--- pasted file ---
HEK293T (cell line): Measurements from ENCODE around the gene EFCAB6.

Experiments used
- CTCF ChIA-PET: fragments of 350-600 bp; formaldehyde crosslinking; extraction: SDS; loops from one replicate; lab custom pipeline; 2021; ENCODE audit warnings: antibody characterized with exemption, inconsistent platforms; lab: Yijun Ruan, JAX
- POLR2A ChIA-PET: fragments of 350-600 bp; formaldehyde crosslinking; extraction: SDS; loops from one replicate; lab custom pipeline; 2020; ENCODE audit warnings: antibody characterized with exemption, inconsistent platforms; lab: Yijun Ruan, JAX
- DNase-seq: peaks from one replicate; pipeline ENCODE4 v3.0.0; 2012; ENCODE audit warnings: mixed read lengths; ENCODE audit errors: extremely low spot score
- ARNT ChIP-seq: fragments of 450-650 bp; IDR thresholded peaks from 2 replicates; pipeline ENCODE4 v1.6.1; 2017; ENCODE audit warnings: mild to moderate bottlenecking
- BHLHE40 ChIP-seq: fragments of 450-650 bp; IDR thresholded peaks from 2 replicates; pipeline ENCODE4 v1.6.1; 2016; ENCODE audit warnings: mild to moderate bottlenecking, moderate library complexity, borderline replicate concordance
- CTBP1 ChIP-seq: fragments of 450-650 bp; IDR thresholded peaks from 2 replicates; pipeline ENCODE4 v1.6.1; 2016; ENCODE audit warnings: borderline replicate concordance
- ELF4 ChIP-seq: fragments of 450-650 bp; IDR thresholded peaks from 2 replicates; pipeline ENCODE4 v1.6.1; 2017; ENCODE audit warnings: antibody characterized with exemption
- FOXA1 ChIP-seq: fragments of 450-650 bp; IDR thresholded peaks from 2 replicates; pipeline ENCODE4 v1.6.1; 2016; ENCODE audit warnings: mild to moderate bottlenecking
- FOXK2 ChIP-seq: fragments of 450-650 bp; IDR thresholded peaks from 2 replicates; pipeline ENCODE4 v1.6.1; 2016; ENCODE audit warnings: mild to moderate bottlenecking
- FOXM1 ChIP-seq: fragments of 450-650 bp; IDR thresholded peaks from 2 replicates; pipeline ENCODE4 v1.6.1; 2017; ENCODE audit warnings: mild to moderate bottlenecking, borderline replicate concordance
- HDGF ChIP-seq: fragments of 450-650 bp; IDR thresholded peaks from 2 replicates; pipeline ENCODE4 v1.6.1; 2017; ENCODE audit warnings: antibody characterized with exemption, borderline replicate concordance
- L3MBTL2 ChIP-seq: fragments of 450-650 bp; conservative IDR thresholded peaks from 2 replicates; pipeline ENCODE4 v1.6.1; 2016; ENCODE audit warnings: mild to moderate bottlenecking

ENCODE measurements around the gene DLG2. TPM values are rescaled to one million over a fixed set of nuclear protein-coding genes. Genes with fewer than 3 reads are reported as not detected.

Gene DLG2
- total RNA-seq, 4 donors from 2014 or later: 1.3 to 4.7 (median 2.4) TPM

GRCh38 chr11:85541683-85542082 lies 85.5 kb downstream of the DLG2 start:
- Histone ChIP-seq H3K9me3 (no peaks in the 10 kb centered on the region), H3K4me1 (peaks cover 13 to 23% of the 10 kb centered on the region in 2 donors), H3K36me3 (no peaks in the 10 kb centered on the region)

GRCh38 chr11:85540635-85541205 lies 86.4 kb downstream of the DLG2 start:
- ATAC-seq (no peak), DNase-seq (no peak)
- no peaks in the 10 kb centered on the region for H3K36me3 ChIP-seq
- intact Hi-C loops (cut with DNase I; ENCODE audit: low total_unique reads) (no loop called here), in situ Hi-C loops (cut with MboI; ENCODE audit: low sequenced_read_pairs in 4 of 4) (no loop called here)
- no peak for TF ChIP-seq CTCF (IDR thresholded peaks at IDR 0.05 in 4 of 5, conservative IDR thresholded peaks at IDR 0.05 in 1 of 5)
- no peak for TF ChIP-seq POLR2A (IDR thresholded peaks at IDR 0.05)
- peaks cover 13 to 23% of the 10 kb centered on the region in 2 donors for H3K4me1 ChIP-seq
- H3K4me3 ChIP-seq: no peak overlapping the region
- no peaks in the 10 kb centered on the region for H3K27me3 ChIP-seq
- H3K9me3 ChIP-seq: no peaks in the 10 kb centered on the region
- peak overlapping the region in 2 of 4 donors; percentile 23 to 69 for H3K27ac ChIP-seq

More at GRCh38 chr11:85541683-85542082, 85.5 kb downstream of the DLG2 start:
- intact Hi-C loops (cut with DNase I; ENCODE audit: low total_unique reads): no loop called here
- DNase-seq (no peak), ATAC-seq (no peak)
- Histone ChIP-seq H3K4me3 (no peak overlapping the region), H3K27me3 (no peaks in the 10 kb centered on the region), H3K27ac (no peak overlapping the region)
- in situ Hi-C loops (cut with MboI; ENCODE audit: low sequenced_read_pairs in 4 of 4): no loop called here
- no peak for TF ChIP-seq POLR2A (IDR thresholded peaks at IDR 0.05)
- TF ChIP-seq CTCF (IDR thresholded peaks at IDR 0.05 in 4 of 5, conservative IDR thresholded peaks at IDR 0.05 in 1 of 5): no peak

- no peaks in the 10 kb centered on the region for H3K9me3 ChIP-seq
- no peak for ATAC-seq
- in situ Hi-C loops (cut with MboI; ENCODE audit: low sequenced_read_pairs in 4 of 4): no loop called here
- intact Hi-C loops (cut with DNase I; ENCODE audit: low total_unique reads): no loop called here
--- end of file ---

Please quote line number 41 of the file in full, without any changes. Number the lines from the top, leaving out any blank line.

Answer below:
- intact Hi-C loops (cut with DNase I; ENCODE audit: low total_unique reads): no loop called here